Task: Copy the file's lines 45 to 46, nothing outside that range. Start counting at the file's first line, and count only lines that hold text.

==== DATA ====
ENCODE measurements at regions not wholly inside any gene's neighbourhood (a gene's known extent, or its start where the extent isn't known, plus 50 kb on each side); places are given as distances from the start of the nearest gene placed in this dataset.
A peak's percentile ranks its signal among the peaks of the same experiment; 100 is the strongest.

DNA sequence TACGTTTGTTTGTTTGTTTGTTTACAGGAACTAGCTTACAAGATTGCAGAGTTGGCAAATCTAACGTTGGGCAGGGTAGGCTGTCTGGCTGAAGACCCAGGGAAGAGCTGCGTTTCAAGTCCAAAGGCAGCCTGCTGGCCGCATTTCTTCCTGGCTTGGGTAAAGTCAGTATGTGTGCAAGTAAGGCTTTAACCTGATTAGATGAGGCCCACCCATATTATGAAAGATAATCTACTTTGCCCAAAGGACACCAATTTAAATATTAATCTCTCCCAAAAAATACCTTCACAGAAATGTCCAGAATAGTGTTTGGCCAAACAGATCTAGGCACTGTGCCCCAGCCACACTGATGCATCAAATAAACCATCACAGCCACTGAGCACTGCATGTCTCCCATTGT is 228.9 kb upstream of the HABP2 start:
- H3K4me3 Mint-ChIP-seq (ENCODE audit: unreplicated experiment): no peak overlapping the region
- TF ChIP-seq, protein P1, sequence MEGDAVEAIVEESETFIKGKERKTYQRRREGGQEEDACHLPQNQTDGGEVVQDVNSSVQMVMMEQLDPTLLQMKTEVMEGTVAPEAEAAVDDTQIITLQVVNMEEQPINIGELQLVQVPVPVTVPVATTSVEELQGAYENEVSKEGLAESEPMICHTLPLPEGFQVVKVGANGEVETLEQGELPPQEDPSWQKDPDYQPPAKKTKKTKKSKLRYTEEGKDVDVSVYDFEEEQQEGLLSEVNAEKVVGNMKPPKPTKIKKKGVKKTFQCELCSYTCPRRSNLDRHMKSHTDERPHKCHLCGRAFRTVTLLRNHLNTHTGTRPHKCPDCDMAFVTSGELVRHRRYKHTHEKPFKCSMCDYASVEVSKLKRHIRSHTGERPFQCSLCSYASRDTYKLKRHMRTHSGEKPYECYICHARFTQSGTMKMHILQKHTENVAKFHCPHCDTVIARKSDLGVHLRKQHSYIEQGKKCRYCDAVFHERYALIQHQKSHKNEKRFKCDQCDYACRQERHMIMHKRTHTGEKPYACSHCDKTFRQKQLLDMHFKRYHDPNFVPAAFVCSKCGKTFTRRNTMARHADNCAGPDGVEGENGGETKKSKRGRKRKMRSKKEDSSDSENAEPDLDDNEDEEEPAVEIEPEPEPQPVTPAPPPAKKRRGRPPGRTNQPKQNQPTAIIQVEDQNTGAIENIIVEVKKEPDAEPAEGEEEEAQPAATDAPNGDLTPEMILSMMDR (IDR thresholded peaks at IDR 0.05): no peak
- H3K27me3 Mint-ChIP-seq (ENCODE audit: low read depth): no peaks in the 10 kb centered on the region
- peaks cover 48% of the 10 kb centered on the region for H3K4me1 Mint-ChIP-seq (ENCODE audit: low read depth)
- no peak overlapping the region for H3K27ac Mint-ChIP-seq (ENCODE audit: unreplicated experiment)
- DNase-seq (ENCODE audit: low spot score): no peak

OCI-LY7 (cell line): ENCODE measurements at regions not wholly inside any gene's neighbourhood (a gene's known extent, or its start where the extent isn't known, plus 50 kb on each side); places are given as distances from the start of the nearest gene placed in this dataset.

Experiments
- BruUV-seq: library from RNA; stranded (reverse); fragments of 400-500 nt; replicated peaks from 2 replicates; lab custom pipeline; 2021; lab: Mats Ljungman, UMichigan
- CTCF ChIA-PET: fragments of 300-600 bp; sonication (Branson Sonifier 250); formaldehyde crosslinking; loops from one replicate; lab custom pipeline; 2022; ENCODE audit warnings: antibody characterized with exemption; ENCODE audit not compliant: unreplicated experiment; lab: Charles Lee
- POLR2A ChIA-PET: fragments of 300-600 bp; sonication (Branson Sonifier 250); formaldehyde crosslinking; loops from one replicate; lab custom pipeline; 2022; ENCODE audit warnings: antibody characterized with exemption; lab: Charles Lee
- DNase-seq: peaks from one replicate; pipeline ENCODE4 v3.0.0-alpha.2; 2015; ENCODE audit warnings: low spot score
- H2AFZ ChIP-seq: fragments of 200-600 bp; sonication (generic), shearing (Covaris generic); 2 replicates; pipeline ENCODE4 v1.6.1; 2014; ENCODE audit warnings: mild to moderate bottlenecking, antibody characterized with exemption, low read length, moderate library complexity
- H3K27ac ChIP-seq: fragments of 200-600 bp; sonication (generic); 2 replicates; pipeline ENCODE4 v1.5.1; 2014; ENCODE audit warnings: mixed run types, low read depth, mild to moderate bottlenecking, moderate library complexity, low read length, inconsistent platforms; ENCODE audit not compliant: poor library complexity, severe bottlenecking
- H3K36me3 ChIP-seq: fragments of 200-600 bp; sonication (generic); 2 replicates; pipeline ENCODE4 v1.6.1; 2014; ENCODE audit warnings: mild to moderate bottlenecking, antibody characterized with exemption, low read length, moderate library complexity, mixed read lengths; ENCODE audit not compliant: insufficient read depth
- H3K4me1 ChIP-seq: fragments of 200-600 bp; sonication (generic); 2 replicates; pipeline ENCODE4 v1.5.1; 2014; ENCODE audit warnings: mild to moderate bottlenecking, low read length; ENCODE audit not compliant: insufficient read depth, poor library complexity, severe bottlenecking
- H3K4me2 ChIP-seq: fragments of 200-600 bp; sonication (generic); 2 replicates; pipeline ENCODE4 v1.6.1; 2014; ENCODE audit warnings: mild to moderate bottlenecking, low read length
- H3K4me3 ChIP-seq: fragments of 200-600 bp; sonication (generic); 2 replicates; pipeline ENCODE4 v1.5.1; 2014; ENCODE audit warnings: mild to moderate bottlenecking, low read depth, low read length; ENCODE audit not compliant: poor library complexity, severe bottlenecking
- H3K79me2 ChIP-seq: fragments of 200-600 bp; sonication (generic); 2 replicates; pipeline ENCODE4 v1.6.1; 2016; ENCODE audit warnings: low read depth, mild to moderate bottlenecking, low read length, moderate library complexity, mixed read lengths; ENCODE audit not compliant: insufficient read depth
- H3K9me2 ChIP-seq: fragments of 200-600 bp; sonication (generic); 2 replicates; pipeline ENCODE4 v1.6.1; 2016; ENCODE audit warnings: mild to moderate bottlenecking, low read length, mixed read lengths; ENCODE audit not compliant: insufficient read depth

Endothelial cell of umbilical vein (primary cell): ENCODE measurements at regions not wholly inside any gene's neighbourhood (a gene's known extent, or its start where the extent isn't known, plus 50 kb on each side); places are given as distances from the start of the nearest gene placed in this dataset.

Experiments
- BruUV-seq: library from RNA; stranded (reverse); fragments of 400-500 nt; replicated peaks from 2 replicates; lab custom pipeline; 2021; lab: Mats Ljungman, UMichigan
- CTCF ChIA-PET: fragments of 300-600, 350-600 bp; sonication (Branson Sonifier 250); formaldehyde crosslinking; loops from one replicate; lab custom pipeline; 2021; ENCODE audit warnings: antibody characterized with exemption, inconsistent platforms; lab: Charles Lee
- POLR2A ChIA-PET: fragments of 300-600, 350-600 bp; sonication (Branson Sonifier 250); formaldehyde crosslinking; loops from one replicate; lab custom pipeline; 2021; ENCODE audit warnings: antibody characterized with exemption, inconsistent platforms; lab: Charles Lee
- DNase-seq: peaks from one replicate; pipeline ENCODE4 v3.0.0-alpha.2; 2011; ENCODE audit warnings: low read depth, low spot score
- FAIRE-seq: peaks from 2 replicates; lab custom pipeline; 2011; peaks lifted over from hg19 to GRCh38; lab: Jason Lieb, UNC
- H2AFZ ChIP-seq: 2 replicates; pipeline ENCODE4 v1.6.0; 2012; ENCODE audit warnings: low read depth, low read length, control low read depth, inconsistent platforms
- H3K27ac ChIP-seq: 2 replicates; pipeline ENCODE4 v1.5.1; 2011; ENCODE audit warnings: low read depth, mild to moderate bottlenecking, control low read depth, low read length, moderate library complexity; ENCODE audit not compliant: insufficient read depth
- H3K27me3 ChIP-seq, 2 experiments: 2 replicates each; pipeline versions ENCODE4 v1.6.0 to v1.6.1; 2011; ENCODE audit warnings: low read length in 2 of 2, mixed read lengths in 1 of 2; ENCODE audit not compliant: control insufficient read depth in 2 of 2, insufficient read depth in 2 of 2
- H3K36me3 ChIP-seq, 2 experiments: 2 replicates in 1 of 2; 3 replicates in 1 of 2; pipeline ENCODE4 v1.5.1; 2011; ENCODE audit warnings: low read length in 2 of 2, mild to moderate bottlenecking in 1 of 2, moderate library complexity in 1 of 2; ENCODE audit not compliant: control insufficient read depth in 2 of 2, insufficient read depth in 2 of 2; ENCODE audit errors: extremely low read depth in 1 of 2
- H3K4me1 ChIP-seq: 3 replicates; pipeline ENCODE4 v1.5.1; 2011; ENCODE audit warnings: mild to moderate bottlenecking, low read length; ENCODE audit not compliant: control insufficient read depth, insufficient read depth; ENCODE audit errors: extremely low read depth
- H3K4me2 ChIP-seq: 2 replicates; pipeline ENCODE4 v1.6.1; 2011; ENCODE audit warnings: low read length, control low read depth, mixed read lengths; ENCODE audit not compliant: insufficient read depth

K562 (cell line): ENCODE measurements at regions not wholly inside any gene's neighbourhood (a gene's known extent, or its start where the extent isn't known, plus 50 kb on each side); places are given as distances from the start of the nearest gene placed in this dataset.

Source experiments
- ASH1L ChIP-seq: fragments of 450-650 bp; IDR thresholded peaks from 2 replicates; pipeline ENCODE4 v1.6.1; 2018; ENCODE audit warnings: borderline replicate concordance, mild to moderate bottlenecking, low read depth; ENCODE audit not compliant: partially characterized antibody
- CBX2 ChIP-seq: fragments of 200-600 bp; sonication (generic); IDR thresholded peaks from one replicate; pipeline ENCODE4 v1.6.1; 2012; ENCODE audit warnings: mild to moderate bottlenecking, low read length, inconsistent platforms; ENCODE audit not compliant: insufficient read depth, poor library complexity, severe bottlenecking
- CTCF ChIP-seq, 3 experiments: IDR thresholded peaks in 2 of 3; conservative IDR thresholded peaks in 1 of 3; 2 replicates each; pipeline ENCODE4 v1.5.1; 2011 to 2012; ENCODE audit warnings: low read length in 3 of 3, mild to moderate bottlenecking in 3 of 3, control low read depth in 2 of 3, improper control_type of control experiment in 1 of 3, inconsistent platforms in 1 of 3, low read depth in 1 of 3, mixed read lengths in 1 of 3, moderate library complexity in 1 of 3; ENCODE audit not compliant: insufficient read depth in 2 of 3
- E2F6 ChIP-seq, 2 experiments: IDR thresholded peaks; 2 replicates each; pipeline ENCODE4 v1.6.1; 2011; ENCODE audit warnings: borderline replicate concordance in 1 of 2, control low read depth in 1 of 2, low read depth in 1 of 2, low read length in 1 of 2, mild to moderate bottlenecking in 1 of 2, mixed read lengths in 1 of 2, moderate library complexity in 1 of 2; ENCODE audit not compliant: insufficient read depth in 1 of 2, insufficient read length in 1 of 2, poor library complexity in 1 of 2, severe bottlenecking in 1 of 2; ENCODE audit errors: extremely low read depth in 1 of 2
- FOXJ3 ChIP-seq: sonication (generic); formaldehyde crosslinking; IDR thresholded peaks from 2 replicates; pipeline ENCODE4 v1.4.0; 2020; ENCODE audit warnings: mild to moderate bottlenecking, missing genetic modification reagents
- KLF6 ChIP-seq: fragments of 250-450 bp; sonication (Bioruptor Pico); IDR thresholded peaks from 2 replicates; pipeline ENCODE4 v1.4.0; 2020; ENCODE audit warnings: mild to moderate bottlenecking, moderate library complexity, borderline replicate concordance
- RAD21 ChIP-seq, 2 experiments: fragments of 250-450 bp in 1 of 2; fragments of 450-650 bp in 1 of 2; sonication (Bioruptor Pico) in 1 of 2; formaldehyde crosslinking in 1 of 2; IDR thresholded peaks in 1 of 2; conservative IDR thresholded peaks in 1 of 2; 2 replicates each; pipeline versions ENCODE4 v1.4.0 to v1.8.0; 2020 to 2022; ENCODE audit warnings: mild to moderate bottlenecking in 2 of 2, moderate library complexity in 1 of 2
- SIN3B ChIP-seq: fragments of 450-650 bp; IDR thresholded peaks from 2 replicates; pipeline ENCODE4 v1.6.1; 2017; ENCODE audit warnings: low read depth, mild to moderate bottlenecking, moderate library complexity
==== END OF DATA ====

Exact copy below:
- RAD21 ChIP-seq, 2 experiments: fragments of 250-450 bp in 1 of 2; fragments of 450-650 bp in 1 of 2; sonication (Bioruptor Pico) in 1 of 2; formaldehyde crosslinking in 1 of 2; IDR thresholded peaks in 1 of 2; conservative IDR thresholded peaks in 1 of 2; 2 replicates each; pipeline versions ENCODE4 v1.4.0 to v1.8.0; 2020 to 2022; ENCODE audit warnings: mild to moderate bottlenecking in 2 of 2, moderate library complexity in 1 of 2
- SIN3B ChIP-seq: fragments of 450-650 bp; IDR thresholded peaks from 2 replicates; pipeline ENCODE4 v1.6.1; 2017; ENCODE audit warnings: low read depth, mild to moderate bottlenecking, moderate library complexity